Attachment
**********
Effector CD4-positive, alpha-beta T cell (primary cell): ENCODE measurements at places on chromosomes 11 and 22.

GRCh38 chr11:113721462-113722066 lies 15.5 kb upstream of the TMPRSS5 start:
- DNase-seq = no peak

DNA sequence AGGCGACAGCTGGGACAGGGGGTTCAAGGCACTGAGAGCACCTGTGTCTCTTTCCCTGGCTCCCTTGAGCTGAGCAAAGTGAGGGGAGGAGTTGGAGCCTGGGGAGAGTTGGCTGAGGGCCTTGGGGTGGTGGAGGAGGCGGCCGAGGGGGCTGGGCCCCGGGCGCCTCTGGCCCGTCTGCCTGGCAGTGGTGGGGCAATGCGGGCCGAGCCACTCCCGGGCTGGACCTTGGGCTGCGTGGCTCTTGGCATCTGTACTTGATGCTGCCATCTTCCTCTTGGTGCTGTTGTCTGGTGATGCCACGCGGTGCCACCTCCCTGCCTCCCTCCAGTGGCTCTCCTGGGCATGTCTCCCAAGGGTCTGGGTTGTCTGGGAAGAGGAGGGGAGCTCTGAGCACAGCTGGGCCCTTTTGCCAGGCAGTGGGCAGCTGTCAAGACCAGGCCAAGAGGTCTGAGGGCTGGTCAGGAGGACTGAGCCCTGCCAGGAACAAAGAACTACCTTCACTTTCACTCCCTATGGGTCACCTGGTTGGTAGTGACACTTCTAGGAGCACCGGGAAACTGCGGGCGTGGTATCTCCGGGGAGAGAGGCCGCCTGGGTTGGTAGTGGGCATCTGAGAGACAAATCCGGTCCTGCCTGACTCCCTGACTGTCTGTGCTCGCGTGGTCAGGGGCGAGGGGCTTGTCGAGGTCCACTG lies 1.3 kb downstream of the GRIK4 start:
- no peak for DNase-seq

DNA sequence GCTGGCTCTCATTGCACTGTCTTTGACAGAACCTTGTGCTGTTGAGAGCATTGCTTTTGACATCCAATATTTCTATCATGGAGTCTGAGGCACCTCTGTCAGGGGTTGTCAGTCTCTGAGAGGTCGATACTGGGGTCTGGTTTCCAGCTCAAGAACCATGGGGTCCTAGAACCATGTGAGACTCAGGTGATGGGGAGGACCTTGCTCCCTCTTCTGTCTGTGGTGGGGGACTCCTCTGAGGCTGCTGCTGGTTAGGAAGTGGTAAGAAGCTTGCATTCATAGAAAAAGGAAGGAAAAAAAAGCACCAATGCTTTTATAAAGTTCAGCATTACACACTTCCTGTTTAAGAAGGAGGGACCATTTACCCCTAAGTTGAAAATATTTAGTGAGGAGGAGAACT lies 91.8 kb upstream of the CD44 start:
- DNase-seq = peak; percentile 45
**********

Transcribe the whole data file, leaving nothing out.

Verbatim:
Effector CD4-positive, alpha-beta T cell (primary cell): ENCODE measurements at places on chromosomes 11 and 22.

GRCh38 chr11:113721462-113722066 lies 15.5 kb upstream of the TMPRSS5 start:
- DNase-seq = no peak

DNA sequence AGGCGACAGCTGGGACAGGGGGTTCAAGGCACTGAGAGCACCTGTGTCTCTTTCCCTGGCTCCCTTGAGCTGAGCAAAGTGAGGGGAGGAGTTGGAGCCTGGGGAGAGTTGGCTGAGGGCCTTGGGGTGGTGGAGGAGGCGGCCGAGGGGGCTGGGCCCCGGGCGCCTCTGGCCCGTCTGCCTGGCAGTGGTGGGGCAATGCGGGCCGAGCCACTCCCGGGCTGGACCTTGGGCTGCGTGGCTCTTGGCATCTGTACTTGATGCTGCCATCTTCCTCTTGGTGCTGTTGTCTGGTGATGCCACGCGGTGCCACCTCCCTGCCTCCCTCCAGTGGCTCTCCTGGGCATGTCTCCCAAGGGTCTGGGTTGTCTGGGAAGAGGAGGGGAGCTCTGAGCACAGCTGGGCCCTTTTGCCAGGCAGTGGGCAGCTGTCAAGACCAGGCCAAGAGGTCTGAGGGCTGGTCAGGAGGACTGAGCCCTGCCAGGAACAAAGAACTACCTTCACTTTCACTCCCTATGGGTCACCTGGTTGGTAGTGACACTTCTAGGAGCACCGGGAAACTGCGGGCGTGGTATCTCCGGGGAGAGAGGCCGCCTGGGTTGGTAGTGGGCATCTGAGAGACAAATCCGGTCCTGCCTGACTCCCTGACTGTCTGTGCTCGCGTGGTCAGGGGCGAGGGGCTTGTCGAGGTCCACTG lies 1.3 kb downstream of the GRIK4 start:
- no peak for DNase-seq

DNA sequence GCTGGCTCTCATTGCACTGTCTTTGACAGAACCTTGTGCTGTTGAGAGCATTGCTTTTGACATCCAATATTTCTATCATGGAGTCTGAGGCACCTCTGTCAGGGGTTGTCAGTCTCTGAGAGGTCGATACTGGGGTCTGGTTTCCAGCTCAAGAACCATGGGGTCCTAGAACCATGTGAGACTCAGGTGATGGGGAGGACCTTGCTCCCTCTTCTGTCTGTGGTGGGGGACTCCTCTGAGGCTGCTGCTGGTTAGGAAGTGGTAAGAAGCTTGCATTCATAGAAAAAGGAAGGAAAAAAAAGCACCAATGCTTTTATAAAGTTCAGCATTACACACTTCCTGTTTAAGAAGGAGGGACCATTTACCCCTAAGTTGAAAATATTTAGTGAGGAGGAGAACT lies 91.8 kb upstream of the CD44 start:
- DNase-seq = peak; percentile 45